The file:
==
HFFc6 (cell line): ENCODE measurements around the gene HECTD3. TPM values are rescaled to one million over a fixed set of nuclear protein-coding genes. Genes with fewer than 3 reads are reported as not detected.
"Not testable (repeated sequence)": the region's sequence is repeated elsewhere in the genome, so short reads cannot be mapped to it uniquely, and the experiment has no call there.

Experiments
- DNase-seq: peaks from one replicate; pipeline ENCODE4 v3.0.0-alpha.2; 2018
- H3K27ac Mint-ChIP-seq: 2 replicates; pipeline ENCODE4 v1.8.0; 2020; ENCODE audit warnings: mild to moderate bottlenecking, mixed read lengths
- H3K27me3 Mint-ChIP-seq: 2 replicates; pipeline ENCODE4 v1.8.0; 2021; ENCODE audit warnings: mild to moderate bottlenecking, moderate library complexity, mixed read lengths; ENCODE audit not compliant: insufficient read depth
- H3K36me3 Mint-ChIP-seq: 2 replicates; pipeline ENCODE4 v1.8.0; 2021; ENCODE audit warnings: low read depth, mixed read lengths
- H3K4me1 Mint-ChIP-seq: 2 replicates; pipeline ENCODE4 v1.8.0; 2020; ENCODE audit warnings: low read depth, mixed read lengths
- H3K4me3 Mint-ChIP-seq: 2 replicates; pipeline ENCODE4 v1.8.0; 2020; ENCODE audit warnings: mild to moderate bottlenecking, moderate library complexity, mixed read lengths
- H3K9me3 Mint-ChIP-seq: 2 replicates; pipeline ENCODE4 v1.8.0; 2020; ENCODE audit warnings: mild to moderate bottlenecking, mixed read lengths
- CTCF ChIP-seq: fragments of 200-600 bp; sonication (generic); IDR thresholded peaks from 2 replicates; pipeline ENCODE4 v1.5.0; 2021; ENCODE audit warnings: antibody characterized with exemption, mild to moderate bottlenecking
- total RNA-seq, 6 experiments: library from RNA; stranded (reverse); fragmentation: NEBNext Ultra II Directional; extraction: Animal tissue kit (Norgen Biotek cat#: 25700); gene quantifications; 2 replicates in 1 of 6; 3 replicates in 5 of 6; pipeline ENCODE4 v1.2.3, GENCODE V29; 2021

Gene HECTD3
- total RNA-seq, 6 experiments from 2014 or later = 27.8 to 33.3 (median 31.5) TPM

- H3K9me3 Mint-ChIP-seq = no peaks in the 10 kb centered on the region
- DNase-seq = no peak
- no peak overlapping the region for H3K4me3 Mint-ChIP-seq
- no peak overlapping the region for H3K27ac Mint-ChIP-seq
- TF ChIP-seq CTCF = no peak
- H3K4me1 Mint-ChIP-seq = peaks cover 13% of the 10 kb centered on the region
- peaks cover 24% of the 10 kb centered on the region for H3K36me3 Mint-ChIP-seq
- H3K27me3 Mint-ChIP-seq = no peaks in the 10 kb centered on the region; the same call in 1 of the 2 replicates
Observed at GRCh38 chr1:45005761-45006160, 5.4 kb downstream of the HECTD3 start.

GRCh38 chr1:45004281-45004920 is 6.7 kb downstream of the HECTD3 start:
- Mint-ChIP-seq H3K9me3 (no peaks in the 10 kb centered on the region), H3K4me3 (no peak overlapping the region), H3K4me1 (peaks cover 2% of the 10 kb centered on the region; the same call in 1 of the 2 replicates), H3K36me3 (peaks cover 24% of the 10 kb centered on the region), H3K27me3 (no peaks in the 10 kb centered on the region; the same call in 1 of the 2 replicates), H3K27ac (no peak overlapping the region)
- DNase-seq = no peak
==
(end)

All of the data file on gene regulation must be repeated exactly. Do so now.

HFFc6 (cell line): ENCODE measurements around the gene HECTD3. TPM values are rescaled to one million over a fixed set of nuclear protein-coding genes. Genes with fewer than 3 reads are reported as not detected.
"Not testable (repeated sequence)": the region's sequence is repeated elsewhere in the genome, so short reads cannot be mapped to it uniquely, and the experiment has no call there.

Experiments
- DNase-seq: peaks from one replicate; pipeline ENCODE4 v3.0.0-alpha.2; 2018
- H3K27ac Mint-ChIP-seq: 2 replicates; pipeline ENCODE4 v1.8.0; 2020; ENCODE audit warnings: mild to moderate bottlenecking, mixed read lengths
- H3K27me3 Mint-ChIP-seq: 2 replicates; pipeline ENCODE4 v1.8.0; 2021; ENCODE audit warnings: mild to moderate bottlenecking, moderate library complexity, mixed read lengths; ENCODE audit not compliant: insufficient read depth
- H3K36me3 Mint-ChIP-seq: 2 replicates; pipeline ENCODE4 v1.8.0; 2021; ENCODE audit warnings: low read depth, mixed read lengths
- H3K4me1 Mint-ChIP-seq: 2 replicates; pipeline ENCODE4 v1.8.0; 2020; ENCODE audit warnings: low read depth, mixed read lengths
- H3K4me3 Mint-ChIP-seq: 2 replicates; pipeline ENCODE4 v1.8.0; 2020; ENCODE audit warnings: mild to moderate bottlenecking, moderate library complexity, mixed read lengths
- H3K9me3 Mint-ChIP-seq: 2 replicates; pipeline ENCODE4 v1.8.0; 2020; ENCODE audit warnings: mild to moderate bottlenecking, mixed read lengths
- CTCF ChIP-seq: fragments of 200-600 bp; sonication (generic); IDR thresholded peaks from 2 replicates; pipeline ENCODE4 v1.5.0; 2021; ENCODE audit warnings: antibody characterized with exemption, mild to moderate bottlenecking
- total RNA-seq, 6 experiments: library from RNA; stranded (reverse); fragmentation: NEBNext Ultra II Directional; extraction: Animal tissue kit (Norgen Biotek cat#: 25700); gene quantifications; 2 replicates in 1 of 6; 3 replicates in 5 of 6; pipeline ENCODE4 v1.2.3, GENCODE V29; 2021

Gene HECTD3
- total RNA-seq, 6 experiments from 2014 or later = 27.8 to 33.3 (median 31.5) TPM

- H3K9me3 Mint-ChIP-seq = no peaks in the 10 kb centered on the region
- DNase-seq = no peak
- no peak overlapping the region for H3K4me3 Mint-ChIP-seq
- no peak overlapping the region for H3K27ac Mint-ChIP-seq
- TF ChIP-seq CTCF = no peak
- H3K4me1 Mint-ChIP-seq = peaks cover 13% of the 10 kb centered on the region
- peaks cover 24% of the 10 kb centered on the region for H3K36me3 Mint-ChIP-seq
- H3K27me3 Mint-ChIP-seq = no peaks in the 10 kb centered on the region; the same call in 1 of the 2 replicates
Observed at GRCh38 chr1:45005761-45006160, 5.4 kb downstream of the HECTD3 start.

GRCh38 chr1:45004281-45004920 is 6.7 kb downstream of the HECTD3 start:
- Mint-ChIP-seq H3K9me3 (no peaks in the 10 kb centered on the region), H3K4me3 (no peak overlapping the region), H3K4me1 (peaks cover 2% of the 10 kb centered on the region; the same call in 1 of the 2 replicates), H3K36me3 (peaks cover 24% of the 10 kb centered on the region), H3K27me3 (no peaks in the 10 kb centered on the region; the same call in 1 of the 2 replicates), H3K27ac (no peak overlapping the region)
- DNase-seq = no peak